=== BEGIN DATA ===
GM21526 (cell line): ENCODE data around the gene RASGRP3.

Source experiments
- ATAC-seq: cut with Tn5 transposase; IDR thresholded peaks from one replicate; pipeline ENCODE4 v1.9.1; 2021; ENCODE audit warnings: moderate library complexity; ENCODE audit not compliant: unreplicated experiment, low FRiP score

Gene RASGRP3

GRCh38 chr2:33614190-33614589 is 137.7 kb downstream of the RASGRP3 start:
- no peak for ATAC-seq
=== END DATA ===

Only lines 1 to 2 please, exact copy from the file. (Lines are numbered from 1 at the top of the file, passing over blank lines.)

GM21526 (cell line): ENCODE data around the gene RASGRP3.

Source experiments